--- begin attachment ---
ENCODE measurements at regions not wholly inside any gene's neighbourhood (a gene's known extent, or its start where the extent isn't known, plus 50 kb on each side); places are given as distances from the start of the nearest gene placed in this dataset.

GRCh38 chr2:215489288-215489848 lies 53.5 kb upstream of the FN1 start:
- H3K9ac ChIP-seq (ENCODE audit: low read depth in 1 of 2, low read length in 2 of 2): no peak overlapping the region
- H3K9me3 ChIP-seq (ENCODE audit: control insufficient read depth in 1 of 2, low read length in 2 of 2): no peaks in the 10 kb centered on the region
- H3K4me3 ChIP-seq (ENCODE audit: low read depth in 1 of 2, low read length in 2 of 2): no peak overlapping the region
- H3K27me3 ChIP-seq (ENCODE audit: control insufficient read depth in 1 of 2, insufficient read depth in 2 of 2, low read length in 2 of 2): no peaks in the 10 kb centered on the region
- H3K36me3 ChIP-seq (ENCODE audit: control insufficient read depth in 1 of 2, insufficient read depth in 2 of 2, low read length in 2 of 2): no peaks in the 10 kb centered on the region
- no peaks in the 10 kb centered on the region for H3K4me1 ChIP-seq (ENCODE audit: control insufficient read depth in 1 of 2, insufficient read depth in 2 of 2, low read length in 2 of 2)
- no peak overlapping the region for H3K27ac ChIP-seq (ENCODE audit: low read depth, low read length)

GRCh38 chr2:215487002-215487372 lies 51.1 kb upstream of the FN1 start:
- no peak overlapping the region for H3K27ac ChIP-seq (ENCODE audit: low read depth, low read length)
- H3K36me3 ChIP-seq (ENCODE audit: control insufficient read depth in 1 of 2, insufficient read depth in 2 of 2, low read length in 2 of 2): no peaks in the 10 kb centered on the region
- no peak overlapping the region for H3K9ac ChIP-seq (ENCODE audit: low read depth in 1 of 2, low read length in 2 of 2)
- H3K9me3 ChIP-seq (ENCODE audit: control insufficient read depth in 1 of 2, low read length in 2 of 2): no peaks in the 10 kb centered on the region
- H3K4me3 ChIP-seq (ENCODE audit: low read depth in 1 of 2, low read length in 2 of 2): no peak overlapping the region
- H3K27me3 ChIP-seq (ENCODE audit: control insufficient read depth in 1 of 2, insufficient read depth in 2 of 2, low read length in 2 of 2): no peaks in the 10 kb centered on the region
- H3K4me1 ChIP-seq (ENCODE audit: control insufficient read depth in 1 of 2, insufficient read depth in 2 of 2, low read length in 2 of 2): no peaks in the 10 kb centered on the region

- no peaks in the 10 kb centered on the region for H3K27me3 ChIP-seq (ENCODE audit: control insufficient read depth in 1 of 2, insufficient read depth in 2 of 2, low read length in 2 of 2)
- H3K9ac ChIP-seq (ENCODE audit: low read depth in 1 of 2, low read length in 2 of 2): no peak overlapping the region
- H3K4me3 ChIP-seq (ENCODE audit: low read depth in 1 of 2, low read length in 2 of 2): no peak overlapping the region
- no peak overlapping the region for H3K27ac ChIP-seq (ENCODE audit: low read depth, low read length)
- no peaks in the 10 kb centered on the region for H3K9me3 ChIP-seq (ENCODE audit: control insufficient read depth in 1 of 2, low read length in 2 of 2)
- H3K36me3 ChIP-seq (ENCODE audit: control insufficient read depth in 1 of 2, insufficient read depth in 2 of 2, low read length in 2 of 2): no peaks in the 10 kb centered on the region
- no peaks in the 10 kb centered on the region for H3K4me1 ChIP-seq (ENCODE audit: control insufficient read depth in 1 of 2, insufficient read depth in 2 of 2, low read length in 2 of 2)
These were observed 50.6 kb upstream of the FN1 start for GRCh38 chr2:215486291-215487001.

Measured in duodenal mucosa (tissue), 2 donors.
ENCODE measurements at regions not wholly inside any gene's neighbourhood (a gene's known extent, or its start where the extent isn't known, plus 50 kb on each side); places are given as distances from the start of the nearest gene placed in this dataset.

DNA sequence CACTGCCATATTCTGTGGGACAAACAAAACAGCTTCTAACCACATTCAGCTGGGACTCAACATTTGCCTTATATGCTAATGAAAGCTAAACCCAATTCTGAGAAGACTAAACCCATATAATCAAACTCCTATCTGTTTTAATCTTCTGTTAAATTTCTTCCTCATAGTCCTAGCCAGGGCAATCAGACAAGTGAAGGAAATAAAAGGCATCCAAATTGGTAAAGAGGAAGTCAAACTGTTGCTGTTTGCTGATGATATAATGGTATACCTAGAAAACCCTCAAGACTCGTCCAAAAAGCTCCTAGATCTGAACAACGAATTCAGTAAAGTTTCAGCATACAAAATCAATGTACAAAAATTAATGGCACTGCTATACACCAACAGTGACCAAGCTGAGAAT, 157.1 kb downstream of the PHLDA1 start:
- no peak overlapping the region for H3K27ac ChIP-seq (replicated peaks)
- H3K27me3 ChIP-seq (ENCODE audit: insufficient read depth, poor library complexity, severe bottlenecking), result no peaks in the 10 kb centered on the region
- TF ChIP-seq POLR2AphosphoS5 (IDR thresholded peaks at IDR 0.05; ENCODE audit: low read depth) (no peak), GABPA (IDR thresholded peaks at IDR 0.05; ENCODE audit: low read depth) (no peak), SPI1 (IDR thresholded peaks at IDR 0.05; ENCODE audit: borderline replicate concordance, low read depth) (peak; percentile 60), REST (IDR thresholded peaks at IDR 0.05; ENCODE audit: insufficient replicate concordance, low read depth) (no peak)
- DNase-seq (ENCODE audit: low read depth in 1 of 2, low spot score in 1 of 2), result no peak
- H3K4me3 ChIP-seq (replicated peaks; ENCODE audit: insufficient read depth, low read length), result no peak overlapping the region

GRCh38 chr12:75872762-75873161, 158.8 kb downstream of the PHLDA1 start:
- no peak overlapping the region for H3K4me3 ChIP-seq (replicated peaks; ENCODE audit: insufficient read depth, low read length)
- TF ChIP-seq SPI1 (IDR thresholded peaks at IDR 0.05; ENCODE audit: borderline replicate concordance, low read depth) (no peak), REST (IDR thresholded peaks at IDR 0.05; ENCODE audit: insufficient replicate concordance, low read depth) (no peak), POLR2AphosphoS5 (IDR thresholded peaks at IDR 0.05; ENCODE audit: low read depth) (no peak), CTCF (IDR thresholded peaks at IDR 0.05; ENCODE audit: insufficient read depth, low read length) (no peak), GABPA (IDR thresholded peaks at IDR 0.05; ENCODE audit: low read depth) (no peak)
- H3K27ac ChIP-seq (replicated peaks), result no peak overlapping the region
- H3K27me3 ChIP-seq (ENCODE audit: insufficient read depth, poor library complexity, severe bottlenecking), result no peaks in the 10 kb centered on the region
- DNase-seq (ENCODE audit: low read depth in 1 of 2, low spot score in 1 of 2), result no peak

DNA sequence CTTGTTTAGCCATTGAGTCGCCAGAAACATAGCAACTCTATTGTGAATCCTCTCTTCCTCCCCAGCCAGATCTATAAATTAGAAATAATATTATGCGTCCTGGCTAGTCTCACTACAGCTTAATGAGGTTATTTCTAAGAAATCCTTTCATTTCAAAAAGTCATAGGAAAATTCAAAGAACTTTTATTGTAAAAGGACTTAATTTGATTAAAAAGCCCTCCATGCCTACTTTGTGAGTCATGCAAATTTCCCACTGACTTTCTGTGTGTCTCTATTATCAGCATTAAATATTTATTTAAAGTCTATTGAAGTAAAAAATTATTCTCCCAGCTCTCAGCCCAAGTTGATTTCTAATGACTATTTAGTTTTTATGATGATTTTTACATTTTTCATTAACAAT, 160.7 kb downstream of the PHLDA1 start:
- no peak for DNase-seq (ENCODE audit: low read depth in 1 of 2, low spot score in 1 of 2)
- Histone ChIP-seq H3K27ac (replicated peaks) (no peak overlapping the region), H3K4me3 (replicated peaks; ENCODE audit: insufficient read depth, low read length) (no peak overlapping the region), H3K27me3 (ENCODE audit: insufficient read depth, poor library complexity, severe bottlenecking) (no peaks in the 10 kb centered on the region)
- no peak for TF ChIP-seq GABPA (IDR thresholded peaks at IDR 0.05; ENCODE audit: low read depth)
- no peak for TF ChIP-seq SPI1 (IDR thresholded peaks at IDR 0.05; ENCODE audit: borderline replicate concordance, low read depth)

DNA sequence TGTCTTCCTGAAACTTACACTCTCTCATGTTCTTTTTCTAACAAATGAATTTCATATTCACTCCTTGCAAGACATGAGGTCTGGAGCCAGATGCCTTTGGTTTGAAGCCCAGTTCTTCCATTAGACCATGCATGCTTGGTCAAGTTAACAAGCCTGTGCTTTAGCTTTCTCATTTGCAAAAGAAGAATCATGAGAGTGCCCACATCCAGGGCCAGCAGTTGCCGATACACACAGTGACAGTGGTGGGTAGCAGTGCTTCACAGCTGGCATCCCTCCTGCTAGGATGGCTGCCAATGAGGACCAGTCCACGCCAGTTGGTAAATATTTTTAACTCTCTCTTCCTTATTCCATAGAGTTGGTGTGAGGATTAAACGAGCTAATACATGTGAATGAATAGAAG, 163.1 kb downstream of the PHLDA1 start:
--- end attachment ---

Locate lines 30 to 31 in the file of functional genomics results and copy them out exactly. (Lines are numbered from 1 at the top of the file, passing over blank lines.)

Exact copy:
- H3K27me3 ChIP-seq (ENCODE audit: insufficient read depth, poor library complexity, severe bottlenecking), result no peaks in the 10 kb centered on the region
- TF ChIP-seq POLR2AphosphoS5 (IDR thresholded peaks at IDR 0.05; ENCODE audit: low read depth) (no peak), GABPA (IDR thresholded peaks at IDR 0.05; ENCODE audit: low read depth) (no peak), SPI1 (IDR thresholded peaks at IDR 0.05; ENCODE audit: borderline replicate concordance, low read depth) (peak; percentile 60), REST (IDR thresholded peaks at IDR 0.05; ENCODE audit: insufficient replicate concordance, low read depth) (no peak)